Posts Tagged ‘safety’

MSHA Part 46 and Part 48 Certification Classes

Thursday, August 22nd, 2013

Safety Training Resources is now offering MSHA Part 46 and Part 48 classes. These classes meet the training requirements set forth by MSHA using approved training plans and are conducted by Jeff Viehmann, a certified MSHA instructor.

Dates for the classes are: September 24-27, 2013 and October 29 – November 1, 2013. Classes will be held in Old Monroe, Missouri, located west of St. Charles County off Interstate 70 and Highway 79.

Class size is limited and the cost per person per day is $125.00. For more details and to download a Course Registration Form, go to www.safetytrainingresources.com or call 314-808-3502.


Safety Training Resources Transforms Safety Costs Into A Safe Investment

Tuesday, May 24th, 2011

The benefits of workplace safety performance are often undervalued because of communication barriers between safety professionals and executive management, and the challenge of instituting metrics that demonstrate safety performance in financial or strategic business value terms.

To turn that situation around, Safety Training Resources incorporates four basic strategies to enhance the business value of safety.

1. Identify safety as a core business value driver. Profitability is an obvious corporate value driver, but so are your brand name, compliance risk, and the productivity of your workers. All of these drivers are influenced to some degree by workplace safety activities.

 Safety Training Resources believes that increased productivity and reduced costs are the top benefits of workplace safety and health.   An investment in workplace safety can have a positive impact on your company’s financial performance. Many believe that a return of investment of $3 for every $1 they invested in workplace safety programs.  

2. View safety as an investment in continuous improvement. An “investment” is a commitment to earn a financial return or gain future benefits or advantage. Safety programs have been directly linked to the benefits of increased productivity and efficiency.

3. Use a combination of leading and trailing indicators of safety performance. Using the combination instead of just trailing (or lagging) indicators to measure progress toward business objectives is much more effective.

Leading indicators tell you about the future value or direction of performance.

  • Employee turnover rate can indicate future changes in productivity and/or injury rates.
  • The number and frequency of near-misses can indicate the risk of future accidents.
  • Hours of employee safety training completed or the number of employees trained can indicated changes in productivity and safety.
  • The number and/or frequency of completed inspections can indicate the level of compliance risk, integrity of equipment, and changes in productivity.

Trailing indicators tell you where you’ve been. For example:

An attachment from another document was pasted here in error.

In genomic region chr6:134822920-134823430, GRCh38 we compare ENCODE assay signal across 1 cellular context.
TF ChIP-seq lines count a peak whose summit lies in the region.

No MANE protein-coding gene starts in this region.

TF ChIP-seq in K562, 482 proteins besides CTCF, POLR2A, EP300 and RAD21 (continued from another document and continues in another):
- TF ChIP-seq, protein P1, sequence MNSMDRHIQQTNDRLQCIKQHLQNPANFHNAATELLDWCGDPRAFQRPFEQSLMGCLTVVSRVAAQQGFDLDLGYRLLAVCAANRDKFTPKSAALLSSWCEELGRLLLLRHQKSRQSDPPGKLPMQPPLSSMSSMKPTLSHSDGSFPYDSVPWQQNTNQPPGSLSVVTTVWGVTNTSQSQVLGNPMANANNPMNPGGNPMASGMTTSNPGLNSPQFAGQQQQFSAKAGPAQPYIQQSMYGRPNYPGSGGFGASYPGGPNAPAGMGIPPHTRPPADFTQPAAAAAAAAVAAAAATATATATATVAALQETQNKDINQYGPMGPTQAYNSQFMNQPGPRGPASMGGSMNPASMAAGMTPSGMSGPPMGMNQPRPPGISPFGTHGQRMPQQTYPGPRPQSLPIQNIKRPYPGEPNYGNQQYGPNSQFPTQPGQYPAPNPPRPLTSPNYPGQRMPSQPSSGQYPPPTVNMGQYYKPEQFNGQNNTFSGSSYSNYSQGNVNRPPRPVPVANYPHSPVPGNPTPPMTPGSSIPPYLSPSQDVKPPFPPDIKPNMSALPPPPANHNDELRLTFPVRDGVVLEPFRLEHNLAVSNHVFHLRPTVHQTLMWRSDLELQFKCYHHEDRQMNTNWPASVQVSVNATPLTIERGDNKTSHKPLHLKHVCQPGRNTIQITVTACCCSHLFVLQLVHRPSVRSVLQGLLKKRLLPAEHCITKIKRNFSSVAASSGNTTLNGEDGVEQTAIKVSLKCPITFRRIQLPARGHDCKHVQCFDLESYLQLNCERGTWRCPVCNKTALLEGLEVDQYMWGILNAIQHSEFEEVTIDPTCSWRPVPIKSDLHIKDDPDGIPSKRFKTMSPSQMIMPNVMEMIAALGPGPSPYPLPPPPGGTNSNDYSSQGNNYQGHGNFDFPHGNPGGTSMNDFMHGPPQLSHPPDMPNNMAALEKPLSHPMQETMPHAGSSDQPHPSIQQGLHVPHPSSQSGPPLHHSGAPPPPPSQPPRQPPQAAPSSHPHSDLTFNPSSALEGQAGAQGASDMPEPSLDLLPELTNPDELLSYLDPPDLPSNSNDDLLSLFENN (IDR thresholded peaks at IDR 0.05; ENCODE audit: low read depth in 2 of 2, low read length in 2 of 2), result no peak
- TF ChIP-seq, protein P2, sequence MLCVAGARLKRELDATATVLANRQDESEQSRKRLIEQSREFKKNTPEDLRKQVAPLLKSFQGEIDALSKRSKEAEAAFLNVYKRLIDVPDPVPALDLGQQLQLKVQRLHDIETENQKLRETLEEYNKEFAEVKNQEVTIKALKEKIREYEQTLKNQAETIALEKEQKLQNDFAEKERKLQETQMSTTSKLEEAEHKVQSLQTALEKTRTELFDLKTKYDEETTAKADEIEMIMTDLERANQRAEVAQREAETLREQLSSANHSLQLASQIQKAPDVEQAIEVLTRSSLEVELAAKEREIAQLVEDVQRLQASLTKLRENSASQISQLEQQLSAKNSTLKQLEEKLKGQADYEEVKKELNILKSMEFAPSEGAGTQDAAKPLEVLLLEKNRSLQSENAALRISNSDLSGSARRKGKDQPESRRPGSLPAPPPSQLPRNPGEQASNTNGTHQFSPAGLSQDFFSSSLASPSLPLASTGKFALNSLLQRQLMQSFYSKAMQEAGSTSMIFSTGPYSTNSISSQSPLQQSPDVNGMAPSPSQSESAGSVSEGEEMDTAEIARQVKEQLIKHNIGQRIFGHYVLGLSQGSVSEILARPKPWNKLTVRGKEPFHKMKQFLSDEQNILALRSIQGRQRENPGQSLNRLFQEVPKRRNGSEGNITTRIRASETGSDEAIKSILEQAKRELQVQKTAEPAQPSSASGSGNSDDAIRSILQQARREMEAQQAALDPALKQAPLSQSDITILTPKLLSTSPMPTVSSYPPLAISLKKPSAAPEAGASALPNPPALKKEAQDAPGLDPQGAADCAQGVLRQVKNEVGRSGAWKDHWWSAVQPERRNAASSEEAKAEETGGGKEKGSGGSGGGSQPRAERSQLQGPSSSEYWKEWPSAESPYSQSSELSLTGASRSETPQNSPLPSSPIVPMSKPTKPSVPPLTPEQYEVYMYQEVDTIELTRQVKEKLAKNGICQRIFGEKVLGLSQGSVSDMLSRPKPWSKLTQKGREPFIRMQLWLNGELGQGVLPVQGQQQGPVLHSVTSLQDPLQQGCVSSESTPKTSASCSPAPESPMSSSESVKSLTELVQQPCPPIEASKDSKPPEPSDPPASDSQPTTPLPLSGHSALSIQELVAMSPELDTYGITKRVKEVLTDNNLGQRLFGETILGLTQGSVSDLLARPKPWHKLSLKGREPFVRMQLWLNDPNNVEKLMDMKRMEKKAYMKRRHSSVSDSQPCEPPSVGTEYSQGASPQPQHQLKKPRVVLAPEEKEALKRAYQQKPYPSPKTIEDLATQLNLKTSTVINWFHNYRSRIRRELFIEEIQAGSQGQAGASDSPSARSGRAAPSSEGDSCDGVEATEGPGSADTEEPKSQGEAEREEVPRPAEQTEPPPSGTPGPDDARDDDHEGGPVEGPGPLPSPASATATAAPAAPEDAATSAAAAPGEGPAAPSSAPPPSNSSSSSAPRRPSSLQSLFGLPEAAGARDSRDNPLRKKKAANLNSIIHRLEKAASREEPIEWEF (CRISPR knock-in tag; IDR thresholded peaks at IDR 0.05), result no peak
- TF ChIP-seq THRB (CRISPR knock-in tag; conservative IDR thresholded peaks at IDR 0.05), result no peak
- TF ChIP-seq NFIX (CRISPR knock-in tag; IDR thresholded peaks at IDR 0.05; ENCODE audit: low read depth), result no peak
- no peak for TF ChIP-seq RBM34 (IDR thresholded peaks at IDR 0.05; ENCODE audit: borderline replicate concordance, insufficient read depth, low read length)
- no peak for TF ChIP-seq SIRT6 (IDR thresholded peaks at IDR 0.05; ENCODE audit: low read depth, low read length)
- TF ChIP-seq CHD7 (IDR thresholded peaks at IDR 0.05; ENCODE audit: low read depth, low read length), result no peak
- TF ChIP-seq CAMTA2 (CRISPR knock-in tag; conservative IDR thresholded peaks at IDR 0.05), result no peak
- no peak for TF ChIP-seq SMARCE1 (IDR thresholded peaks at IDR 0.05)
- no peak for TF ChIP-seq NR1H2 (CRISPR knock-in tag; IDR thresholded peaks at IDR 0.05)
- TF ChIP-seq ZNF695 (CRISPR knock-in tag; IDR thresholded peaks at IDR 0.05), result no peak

• Injury and illness reports
  • Lost workdays
  • Workers’ compensation claims

Trailing indicators can highlight past costs, but they are inconsistent and often unreliable indicators of future performance.

4. Enhance employee involvement. It’s not effective just to tell employees what to do and judge them on how well they follow directions. Since they are working with the process all the time, workers are more sensitive to the integrity of safety and productivity data than management. For example, workers can see what is really going on behind the data in the injury and illness reports where management often cannot. Employee involvement is now a major component of most true safety performance evaluation methods.


Safety Training Resources’ Experience Can Modify Your Insurance Rates

Tuesday, March 8th, 2011

Many of our existing customers ask us the same question, “What is the best way to lower or reduce my company’s Experience Modification Rating (EMR)?

First, you have to understand what an EMR is.  The two factors that influence the EMR are the frequency and severity cost your recordable accidents.  The EMR is based on old, historical data.  For example: the 2011 EMR will be based on 2007, 2008 and 2009 accident histories.  Fiscal year 2010 is not used because it was the year just ending.

1) Track and trend the frequency of your accidents.  Attack your problem areas with training programs, focused inspections and targeted enforcement.  Change your culture to lower your incident ratios. 

2) Take a look at your deductible.  A low deductible can have a big impact on your mod rate versus a high deductible.  Talk with your insurance company and get recommendations about which one is best for your situation. 

 
Make sure your insurance company is timely in closing out cases and dropping reserves.  If you have an injury with a reserve, talk to your insurance company about their justification and get it reduced, if possible.

3) Don’t forget near misses.  Keep tabs on them as best you can.  They are often warnings of tomorrow’s accidents.  Your tracking information will tell you where to look.  Separate the safety problems into two groups: (1) things that can be fixed (improved) by changing conditions, and (2) things that can only be fixed by changing the way the employees act (behavior modification).